The program scaled up when Obama came into office, to the surprise of both his supporters and detractors. However, by Mr. Shane’s analysis, this enthusiasm for drones was unsurprising, as the tactic was consistent with Obama’s pragmatic approach, he said. The President had to balance a need to protect the country while making good on his campaign promise not to commit American troops to ground operations in the Middle East. With an American pilot operating the drone remotely, and with the technology’s alleged precision, casualties would be minimized, and Obama seemed to have found a way to keep his promise of fighting terror without violating American values.

Mr. Shane criticized the extreme secrecy surrounding the drones program, stating, “Unfortunately, this whole program is under a huge blanket of secrecy which I think has hampered not only public scrutiny, but the kind of corrections that you could make in a program like that.”

A level of secrecy from the public is to be expected about sensitive operations, he conceded, but in the drone program’s early days, details were kept from interested members of the government. Catalyzed by Awlaki’s death and the nomination of John Brennan to head the CIA, “Congress broke the bonds of secrecy and said, ‘You know what, we are going to talk about this,’ and had some hearings,” Mr. Shane said.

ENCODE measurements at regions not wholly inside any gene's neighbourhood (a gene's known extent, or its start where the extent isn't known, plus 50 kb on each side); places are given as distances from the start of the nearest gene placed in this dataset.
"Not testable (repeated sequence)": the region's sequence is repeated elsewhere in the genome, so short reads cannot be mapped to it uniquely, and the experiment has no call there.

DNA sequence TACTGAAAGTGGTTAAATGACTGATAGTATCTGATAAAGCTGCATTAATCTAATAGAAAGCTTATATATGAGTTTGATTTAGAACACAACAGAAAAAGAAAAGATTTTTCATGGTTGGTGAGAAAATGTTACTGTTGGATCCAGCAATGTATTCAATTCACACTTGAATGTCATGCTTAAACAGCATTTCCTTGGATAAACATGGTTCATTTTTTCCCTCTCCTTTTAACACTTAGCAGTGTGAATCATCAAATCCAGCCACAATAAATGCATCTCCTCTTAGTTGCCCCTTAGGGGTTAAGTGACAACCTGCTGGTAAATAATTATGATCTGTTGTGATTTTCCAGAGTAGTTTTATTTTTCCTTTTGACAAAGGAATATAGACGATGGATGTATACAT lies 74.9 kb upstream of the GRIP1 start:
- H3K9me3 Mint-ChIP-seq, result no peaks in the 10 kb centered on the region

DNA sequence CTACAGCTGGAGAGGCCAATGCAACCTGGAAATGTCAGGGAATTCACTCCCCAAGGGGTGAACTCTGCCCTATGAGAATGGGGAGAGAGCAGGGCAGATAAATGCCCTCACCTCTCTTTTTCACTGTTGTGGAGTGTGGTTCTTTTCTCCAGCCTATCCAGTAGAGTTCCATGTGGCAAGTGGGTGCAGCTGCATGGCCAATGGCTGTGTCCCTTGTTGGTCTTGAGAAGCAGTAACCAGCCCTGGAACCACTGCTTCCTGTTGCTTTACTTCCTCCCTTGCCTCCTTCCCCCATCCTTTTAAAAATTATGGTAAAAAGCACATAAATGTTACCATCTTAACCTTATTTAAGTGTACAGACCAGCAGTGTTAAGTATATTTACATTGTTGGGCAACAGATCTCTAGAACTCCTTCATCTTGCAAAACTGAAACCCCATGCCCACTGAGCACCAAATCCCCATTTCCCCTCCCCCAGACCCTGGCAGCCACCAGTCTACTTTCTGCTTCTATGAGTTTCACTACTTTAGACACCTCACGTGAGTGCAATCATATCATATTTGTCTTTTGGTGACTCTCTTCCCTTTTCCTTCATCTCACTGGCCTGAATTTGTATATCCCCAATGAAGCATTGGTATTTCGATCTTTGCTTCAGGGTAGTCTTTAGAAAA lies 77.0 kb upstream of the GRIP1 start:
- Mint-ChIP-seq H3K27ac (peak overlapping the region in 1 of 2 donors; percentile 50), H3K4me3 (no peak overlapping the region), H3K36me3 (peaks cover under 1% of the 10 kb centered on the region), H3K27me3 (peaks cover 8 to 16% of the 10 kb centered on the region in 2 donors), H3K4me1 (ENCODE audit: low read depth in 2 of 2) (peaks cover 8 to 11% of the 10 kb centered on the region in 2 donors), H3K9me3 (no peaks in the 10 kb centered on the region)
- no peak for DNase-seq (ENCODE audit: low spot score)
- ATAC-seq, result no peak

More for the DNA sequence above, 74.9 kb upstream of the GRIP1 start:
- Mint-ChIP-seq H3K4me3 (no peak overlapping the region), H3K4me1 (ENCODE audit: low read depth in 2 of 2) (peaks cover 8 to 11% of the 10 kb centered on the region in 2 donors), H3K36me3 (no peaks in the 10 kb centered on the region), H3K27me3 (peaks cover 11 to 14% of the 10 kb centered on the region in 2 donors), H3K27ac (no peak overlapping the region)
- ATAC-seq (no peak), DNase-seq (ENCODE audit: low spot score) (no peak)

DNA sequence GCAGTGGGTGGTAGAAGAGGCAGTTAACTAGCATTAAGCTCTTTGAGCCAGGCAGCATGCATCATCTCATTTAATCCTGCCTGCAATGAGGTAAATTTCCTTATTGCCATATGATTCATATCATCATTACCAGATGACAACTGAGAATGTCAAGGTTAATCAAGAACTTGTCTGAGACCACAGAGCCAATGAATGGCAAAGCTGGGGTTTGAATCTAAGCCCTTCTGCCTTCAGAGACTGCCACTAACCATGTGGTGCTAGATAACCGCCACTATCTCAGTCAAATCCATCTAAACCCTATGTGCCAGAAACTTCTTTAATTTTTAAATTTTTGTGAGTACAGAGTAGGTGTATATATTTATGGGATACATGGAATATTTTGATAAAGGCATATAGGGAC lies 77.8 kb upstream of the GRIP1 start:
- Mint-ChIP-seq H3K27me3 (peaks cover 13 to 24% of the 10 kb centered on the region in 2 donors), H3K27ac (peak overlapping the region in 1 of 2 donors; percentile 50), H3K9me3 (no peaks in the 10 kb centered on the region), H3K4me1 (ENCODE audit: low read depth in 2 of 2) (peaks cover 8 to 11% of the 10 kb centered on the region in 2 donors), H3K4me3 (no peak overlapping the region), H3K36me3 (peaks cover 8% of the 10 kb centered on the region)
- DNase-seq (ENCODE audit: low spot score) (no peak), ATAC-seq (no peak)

This pressure forced a response from the Administration, including a commitment to report strikes to the relevant Congressional committees, and the release of a limited explanation of the US targeting methodology. Even this, however, left questions about who is considered a legitimate target, Mr. Shane said. “We don’t know enough about proportionality, discrimination, and the other rules of warfare, laws of warfare and how it applies to the drone strikes, because secrecy protects a lot of things, including incompetence, as we all know.”

He said the drone strike on Awlaki brought two questions to the fore—“whether it was legal to do this,” and what was the “operational effect of killing this guy.” Justice Department lawyers concluded Awlaki was a legitimate target because he was “an operational terrorist, and not just a propagandist.”

Contrary to expectations, the strike proved that in the Internet age, a propagandist’s operational value could never be truly eliminated. In fact, Awlaki, in death, gained greater lasting relevance. “Ultimately, his real home was on YouTube, and it is today,” Mr. Shane said, citing the 67,000 videos to his name on the site, ranging from a 53-CD set on the life of the Prophet Mohammed to one entitled “the Cult of Jihad.”

“Killing the messenger by no means kills the message,” he said. “He speaks from the Internet today with greater authority than when he was alive, because like Christianity, Islam has a tradition of martyrdom, and if you look at the stuff his fans post, they often call him ‘the martyr Sheikh Anwar al-Awlaki.’ His influence has been absolutely remarkable.”